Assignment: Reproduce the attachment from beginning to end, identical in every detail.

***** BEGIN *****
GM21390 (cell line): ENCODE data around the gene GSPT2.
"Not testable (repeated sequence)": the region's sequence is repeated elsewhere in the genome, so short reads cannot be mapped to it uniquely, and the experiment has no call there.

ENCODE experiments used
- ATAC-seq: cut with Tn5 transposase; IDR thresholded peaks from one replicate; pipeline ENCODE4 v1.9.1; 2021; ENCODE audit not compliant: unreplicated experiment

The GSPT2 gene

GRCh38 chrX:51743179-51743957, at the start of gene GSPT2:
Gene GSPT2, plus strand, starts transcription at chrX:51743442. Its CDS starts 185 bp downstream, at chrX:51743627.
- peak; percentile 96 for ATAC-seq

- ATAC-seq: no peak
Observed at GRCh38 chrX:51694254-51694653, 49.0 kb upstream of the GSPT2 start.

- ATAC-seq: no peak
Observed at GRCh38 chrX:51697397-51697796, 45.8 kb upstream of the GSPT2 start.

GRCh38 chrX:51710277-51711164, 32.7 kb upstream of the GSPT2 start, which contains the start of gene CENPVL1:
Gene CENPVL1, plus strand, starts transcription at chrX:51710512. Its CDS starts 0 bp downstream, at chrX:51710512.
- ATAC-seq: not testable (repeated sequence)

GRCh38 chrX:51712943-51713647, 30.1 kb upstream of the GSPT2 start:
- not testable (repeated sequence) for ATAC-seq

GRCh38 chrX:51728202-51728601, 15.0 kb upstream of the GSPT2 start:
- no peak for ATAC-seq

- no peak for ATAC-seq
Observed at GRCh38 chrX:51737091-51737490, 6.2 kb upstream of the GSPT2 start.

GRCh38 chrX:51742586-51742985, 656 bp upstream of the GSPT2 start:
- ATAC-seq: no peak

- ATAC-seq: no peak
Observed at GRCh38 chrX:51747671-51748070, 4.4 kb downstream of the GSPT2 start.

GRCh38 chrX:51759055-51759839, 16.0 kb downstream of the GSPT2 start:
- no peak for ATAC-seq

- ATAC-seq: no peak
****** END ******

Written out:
GM21390 (cell line): ENCODE data around the gene GSPT2.
"Not testable (repeated sequence)": the region's sequence is repeated elsewhere in the genome, so short reads cannot be mapped to it uniquely, and the experiment has no call there.

ENCODE experiments used
- ATAC-seq: cut with Tn5 transposase; IDR thresholded peaks from one replicate; pipeline ENCODE4 v1.9.1; 2021; ENCODE audit not compliant: unreplicated experiment

The GSPT2 gene

GRCh38 chrX:51743179-51743957, at the start of gene GSPT2:
Gene GSPT2, plus strand, starts transcription at chrX:51743442. Its CDS starts 185 bp downstream, at chrX:51743627.
- peak; percentile 96 for ATAC-seq

- ATAC-seq: no peak
Observed at GRCh38 chrX:51694254-51694653, 49.0 kb upstream of the GSPT2 start.

- ATAC-seq: no peak
Observed at GRCh38 chrX:51697397-51697796, 45.8 kb upstream of the GSPT2 start.

GRCh38 chrX:51710277-51711164, 32.7 kb upstream of the GSPT2 start, which contains the start of gene CENPVL1:
Gene CENPVL1, plus strand, starts transcription at chrX:51710512. Its CDS starts 0 bp downstream, at chrX:51710512.
- ATAC-seq: not testable (repeated sequence)

GRCh38 chrX:51712943-51713647, 30.1 kb upstream of the GSPT2 start:
- not testable (repeated sequence) for ATAC-seq

GRCh38 chrX:51728202-51728601, 15.0 kb upstream of the GSPT2 start:
- no peak for ATAC-seq

- no peak for ATAC-seq
Observed at GRCh38 chrX:51737091-51737490, 6.2 kb upstream of the GSPT2 start.

GRCh38 chrX:51742586-51742985, 656 bp upstream of the GSPT2 start:
- ATAC-seq: no peak

- ATAC-seq: no peak
Observed at GRCh38 chrX:51747671-51748070, 4.4 kb downstream of the GSPT2 start.

GRCh38 chrX:51759055-51759839, 16.0 kb downstream of the GSPT2 start:
- no peak for ATAC-seq

- ATAC-seq: no peak